The Oshawa's General Motors car assembly plant in Oshawa, Ont., on November 26, 2018. THE CANADIAN PRESS/Eduardo Lima

Statistics Canada says manufacturing sales fell 1.5 per cent in July

Statistics Canada says manufacturing sales fell 1.5 per cent in July

OTTAWA — Manufacturing sales fell 1.5 per cent in July to $59.6 billion following a 3.6 per cent increase in June, Statistics Canada said Tuesday.

The agency reported the drop in sales came as sales fell in 12 of 21 industries in July, while sales in constant dollars fell 1.7 per cent, indicating a lower volume of goods sold.

TD Bank economist Omar Abdelrahman said the figures add to the list of recent indicators pointing to a soft patch in Canada’s economy early on in the summer.

“It’s one step forward, two step backwards for Canada’s manufacturing sales,” Abdelrahman wrote in a report.

“Just as auto sales are starting to show signs of life, other industries are taking a bite out of growth.”

The drop in sales in July came as sales of wood products fell 21.8 per cent for the month, adding to a 5.8 per cent drop in June.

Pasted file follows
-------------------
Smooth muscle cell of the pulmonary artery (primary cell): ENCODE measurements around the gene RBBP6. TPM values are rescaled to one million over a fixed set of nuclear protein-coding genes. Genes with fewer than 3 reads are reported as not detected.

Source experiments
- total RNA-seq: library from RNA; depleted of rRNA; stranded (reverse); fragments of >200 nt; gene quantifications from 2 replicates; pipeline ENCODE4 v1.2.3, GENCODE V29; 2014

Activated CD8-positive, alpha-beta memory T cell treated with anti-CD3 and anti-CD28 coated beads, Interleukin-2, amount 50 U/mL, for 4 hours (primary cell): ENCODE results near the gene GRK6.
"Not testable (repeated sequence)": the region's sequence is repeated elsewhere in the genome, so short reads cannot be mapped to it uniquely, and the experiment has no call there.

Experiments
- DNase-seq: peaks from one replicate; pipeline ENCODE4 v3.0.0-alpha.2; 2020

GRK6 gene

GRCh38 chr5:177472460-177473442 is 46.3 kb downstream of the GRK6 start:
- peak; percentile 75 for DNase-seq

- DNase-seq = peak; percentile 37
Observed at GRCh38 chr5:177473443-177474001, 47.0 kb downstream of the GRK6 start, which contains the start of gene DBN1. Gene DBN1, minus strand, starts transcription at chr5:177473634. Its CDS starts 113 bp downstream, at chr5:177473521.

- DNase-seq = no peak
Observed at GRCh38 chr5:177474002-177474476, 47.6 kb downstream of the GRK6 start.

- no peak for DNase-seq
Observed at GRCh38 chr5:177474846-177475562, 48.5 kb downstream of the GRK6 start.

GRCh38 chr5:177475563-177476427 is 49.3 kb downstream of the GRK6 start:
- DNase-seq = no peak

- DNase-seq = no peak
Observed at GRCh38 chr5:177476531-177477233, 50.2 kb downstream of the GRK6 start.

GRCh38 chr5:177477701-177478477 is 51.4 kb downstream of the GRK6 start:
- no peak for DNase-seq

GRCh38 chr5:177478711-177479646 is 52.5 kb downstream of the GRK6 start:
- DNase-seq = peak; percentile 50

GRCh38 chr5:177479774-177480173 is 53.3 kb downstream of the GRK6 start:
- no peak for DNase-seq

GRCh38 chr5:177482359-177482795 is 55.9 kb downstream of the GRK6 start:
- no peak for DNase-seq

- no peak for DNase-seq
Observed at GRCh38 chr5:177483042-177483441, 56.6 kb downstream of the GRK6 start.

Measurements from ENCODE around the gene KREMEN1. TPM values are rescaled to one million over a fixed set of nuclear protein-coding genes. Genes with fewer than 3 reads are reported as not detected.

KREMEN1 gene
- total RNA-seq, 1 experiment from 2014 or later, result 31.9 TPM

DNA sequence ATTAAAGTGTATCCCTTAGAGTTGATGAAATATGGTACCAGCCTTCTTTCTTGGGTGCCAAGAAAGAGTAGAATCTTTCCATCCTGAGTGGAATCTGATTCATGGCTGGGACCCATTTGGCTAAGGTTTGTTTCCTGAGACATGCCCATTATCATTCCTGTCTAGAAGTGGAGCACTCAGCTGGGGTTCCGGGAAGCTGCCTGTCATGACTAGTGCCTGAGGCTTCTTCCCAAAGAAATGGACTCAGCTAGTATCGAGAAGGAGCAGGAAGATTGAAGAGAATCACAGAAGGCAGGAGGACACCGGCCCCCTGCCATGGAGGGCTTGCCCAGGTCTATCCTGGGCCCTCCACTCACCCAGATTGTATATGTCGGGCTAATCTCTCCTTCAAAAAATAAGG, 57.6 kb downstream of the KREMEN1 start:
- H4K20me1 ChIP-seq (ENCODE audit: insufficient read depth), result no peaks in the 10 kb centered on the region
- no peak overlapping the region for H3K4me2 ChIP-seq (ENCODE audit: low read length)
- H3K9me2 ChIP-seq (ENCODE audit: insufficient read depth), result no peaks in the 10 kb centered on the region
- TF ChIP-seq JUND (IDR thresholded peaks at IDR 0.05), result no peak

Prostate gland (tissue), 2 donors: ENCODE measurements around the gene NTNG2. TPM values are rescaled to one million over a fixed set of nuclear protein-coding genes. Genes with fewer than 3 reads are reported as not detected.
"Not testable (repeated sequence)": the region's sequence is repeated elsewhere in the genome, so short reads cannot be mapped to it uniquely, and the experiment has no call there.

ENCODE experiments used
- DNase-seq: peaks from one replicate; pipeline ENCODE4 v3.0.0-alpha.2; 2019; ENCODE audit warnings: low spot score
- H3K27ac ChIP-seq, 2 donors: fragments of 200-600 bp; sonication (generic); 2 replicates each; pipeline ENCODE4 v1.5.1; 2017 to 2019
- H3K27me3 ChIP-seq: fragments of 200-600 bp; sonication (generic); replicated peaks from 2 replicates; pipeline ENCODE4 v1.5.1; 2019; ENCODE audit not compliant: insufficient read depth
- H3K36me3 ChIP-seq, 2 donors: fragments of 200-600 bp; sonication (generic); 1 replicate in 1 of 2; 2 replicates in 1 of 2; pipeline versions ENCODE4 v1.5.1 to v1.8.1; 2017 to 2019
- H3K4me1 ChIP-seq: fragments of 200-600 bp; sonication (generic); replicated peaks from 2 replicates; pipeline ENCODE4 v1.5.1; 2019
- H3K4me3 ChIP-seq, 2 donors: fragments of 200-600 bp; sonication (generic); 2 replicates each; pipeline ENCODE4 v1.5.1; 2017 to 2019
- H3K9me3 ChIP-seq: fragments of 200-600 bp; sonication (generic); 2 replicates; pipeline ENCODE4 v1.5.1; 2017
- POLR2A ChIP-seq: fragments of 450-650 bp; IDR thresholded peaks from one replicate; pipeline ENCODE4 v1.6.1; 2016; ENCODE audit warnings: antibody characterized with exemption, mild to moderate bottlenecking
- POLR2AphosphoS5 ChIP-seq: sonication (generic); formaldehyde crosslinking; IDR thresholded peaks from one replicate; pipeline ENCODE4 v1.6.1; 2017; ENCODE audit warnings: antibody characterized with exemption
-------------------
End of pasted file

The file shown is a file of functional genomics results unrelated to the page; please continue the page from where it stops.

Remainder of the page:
Sales of aerospace product and parts also lost 19.0 per cent, while the miscellaneous category dropped 12.1 per cent.

Meanwhile, motor vehicle sales rose 13.5 per cent, while primary metal sales gained 3.9 per cent and motor vehicle parts climbed 7.6 per cent higher.

Statistics Canada reported last month that the economy contracted at an annualized rate of 1.1 per cent in the second quarter and said its preliminary estimate pointed to a pull back of 0.4 per cent in July.

Canadian wholesale trade figures for July are expected on Thursday, while retail trade numbers are to come on Sept. 23 followed by gross domestic product numbers for July on Oct. 1.

The Bank of Canada kept its key interest rate target on hold last week at 0.25 per cent, what it calls the effective lower bound.

The central bank said it continues to expect the economy to strengthen in the second half of the year through the fourth wave of the pandemic, and that supply issues may cause problems for the recovery.

This report by The Canadian Press was first published Sept. 14, 2021.

The Canadian Press